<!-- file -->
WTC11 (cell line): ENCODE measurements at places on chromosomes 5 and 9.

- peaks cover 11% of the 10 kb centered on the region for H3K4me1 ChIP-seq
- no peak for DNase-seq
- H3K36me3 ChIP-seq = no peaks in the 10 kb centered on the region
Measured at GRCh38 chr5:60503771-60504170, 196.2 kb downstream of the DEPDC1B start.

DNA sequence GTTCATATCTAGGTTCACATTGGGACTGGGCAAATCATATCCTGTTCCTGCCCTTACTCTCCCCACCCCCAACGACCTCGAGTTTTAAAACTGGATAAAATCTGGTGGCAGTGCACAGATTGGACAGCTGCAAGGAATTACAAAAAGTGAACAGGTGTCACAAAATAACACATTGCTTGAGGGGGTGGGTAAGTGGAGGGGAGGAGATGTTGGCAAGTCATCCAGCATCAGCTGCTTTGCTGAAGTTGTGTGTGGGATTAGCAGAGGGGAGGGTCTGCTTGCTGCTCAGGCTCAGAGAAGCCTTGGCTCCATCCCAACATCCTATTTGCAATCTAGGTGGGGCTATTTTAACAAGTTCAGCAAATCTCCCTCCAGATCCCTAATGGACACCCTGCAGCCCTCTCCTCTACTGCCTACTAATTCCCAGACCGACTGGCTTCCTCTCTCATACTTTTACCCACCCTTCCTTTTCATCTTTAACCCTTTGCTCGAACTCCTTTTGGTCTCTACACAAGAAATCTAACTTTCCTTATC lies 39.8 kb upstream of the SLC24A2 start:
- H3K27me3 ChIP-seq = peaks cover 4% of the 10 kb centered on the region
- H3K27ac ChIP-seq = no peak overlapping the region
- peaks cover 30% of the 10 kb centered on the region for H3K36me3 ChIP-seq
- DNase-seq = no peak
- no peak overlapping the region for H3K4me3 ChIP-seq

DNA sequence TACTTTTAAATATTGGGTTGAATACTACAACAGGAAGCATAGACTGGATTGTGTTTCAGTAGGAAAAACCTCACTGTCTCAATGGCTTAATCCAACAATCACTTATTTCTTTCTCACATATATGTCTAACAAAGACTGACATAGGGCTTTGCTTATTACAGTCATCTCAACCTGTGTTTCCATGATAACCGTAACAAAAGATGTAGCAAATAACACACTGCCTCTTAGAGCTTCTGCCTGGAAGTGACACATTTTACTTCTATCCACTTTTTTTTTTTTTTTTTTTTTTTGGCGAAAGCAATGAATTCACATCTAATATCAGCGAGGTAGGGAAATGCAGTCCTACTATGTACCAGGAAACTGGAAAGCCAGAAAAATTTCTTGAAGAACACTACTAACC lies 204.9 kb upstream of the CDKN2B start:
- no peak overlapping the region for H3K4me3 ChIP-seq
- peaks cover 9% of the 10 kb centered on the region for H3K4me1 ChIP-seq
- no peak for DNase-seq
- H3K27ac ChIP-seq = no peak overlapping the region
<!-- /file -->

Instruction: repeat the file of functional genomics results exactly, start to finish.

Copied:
WTC11 (cell line): ENCODE measurements at places on chromosomes 5 and 9.

- peaks cover 11% of the 10 kb centered on the region for H3K4me1 ChIP-seq
- no peak for DNase-seq
- H3K36me3 ChIP-seq = no peaks in the 10 kb centered on the region
Measured at GRCh38 chr5:60503771-60504170, 196.2 kb downstream of the DEPDC1B start.

DNA sequence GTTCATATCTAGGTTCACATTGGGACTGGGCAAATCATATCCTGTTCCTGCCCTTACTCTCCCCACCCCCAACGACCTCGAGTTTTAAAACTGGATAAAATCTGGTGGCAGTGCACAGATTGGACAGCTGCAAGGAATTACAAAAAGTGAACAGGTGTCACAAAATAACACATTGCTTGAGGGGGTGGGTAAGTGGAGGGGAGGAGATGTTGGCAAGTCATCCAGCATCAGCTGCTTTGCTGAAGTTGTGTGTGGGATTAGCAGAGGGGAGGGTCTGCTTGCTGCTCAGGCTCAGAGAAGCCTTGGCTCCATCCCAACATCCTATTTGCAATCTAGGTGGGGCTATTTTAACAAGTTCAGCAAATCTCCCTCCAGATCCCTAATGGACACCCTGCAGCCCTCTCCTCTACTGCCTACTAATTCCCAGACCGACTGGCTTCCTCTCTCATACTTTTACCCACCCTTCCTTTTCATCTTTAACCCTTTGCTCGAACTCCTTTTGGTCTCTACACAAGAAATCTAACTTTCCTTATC lies 39.8 kb upstream of the SLC24A2 start:
- H3K27me3 ChIP-seq = peaks cover 4% of the 10 kb centered on the region
- H3K27ac ChIP-seq = no peak overlapping the region
- peaks cover 30% of the 10 kb centered on the region for H3K36me3 ChIP-seq
- DNase-seq = no peak
- no peak overlapping the region for H3K4me3 ChIP-seq

DNA sequence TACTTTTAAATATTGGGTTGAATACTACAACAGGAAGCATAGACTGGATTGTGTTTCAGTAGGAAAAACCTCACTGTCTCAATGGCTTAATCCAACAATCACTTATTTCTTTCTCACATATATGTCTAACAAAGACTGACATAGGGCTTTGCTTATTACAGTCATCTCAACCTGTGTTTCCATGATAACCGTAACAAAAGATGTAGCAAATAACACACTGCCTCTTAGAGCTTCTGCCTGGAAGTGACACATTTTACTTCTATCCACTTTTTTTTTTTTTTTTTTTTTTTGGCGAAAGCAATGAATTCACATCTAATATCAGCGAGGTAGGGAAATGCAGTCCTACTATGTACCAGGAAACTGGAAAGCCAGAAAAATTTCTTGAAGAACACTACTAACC lies 204.9 kb upstream of the CDKN2B start:
- no peak overlapping the region for H3K4me3 ChIP-seq
- peaks cover 9% of the 10 kb centered on the region for H3K4me1 ChIP-seq
- no peak for DNase-seq
- H3K27ac ChIP-seq = no peak overlapping the region